So far the NT gospel of John proposes the idea that Genesis and John have a close ‘midrashic’ connection from which is spring-boarded the ‘new’ covenant idea of human / divine messiah who dies for people sins in place of the sinner. Such a ‘new’ covenant idea is proposed by Paul supposedly and accurately paraphrasing Isaiah 59:20:
26 And so all Israel will be saved, as it is written: “The Deliverer will come out of Zion, And He will turn away ungodliness from Jacob; 27 For this is My covenant with them, When I take away their sins.” Rom 11 NKJV
Now compare where it comes from in the same Christian bible translation:
20 “The Redeemer will come to Zion, And to those who turn from transgression (פֶשַׁע) in Jacob,” Says the Lord. Isaiah 59:20 NKJV
See how they are completely opposite? In the twisted version, Paul makes his case for a divine messiah who does it all for you on the basis that a person is incapable of doing anything (cf John 6:44). The correct version as per Isaiah 59:20 has individual persons turning from their transgressions! In contradistinction to Paul’s twisting of scripture we have a clear indication in the following which says we can turn from our own transgressions (פֶשַׁע) ourselves!
6 And the LORD said unto Cain: ‘Why art thou wroth? and why is thy countenance fallen? 7 If thou doest well, shall it not be lifted up? and if thou doest not well, sin coucheth at the door; and unto thee is its desire, but thou mayest rule over it.‘ Gen 4
According to Isaiah and Genesis Rabbah 2:4 the coming of the messiah and redeemer respectively is to cause people to repent from their deliberate sins (Pesha [פֶשַׁע] or deliberate sins cannot be atoned for by blood by the way!). In contradistinction is the lie of the NT which insists on human atonement and mans’ incapability to do anything about his sinful behavior.
What is a Midrash?
To understand what a Midrash is, it is important to understand what Pshat is. Pshat refers to the straightforward explanation of a text, while Drash (from where we get Midrash) refers to the rabbinical commentary which serves as a vehicle for transmission of lessons, ideas and concepts which go beyond the literal narrative of the text. A Midrash in the Talmud Chullin gives a dispute between the moon and God about the sun:
- Simeon b. Pazzi pointed out a contradiction [between verses]. One verse says: And God made the two great lights, and immediately the verse continues: The greater light . . . and the lesser light. The moon said unto the Holy One, blessed be He, ‘Sovereign of the Universe! Is it possible for two kings to wear one crown’? He answered: ‘Go then and make thyself smaller’. ‘Sovereign of the Universe’! cried the moon, ‘Because I have suggested that which is proper must I then make myself smaller’? He replied: ‘Go and thou wilt rule by day and by night’. ‘But what is the value of this’? cried the moon; ‘Of what use is a lamp in broad daylight’? He replied: ‘Go. Israel shall reckon by thee the days and the years’. ‘But it is impossible’, said the moon, ‘to do without the sun for the reckoning of the seasons, as it is written: And let them be for signs, and for seasons, and for days and years’. ‘Go. The righteous shall be named after thee as we find, Jacob the Small, Samuel the Small, David the Small’. On seeing that it would not be consoled the Holy One, blessed be He, said: ‘Bring an atonement for Me for making the moon smaller’. This is what was meant by R. Simeon b. Lakish when he declared: Why is it that the he-goat offered on the new moon is distinguished in that there is written concerning it unto the Lord? Because the Holy One, blessed be He, said: Let this he-goat be an atonement for Me for making the moon smaller. (Talmud Chullin 60b)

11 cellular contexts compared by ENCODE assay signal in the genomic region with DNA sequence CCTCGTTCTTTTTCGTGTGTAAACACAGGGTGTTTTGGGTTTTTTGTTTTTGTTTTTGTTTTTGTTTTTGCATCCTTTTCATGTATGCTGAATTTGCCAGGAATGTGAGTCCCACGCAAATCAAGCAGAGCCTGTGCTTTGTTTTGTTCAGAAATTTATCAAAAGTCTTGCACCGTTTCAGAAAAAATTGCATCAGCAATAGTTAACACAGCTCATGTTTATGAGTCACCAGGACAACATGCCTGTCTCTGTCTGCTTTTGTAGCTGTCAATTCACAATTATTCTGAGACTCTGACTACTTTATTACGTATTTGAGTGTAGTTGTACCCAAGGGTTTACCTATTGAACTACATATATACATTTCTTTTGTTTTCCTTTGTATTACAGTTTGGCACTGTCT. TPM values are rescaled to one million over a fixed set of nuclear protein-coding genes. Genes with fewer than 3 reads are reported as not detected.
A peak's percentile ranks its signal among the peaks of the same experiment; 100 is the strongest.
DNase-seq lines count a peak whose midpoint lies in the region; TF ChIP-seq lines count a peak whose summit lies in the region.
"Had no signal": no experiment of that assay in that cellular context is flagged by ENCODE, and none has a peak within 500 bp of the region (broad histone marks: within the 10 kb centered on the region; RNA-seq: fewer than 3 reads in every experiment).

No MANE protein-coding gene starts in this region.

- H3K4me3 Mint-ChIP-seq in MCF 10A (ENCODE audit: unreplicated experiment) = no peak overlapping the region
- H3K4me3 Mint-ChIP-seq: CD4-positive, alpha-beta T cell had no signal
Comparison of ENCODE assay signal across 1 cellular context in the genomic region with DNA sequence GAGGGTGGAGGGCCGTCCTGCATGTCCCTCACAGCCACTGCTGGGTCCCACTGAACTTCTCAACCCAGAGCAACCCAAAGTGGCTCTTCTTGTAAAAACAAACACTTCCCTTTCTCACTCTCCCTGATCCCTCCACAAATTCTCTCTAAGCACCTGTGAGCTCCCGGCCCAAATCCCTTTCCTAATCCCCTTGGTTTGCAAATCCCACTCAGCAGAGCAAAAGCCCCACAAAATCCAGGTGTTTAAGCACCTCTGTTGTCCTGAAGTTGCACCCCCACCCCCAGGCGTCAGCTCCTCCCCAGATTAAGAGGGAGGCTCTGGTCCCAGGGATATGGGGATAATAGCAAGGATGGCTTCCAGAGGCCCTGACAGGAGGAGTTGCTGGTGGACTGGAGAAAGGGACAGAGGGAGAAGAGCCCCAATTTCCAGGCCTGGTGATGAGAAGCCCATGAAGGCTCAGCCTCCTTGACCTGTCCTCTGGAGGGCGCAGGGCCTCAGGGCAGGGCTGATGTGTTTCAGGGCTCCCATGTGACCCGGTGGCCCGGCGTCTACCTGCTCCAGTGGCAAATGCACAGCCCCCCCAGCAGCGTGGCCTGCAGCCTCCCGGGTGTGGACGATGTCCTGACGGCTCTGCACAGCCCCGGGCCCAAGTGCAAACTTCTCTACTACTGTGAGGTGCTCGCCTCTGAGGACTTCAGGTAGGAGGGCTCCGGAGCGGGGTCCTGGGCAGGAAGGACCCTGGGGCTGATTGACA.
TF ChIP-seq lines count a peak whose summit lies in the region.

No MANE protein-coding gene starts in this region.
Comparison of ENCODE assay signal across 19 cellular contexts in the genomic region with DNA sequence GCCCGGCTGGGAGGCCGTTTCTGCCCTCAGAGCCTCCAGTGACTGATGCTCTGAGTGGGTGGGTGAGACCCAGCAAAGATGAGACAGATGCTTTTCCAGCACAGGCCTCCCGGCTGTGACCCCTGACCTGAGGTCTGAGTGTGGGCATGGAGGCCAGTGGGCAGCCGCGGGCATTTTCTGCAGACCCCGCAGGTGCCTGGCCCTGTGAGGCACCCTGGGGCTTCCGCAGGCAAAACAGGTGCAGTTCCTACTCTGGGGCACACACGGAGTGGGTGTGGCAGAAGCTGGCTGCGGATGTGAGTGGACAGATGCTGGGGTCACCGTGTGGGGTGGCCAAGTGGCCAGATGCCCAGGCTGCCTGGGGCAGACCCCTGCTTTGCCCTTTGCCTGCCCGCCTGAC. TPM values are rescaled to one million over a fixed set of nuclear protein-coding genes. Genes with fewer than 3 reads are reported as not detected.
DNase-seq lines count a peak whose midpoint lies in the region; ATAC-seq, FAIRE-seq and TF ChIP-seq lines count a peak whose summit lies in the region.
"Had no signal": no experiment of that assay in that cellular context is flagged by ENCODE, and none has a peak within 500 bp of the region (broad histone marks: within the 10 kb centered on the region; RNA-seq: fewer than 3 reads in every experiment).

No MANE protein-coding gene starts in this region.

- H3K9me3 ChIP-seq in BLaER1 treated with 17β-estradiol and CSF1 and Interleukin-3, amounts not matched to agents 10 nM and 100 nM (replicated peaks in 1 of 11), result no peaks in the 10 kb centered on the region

A moon talking to God cannot obviously be taken literally, rather the rabbis are asking, amongst other things, to consider symbolically, the dangers of jealousy. So what is the literal Peshat meaning of the verse found in Gen 1:16 and how may the contradiction, highlighted in the Talmud be resolved in verse 16? And God made the two great lights;… a possible answer to the contradiction is that from our earthly perspective, the sun and the moon are exactly the same size. Sun and moon being the same size is evidenced during a solar eclipse for example. God therefore has placed two spheres of dramatically different size, so precisely, that an observer on earth views them to be equal in size. Once this miraculous physical reality is given in the text, verse 16 goes onto explain, in terms of illumination, one sphere being greater than the other, hence the apparent contradiction is resolved!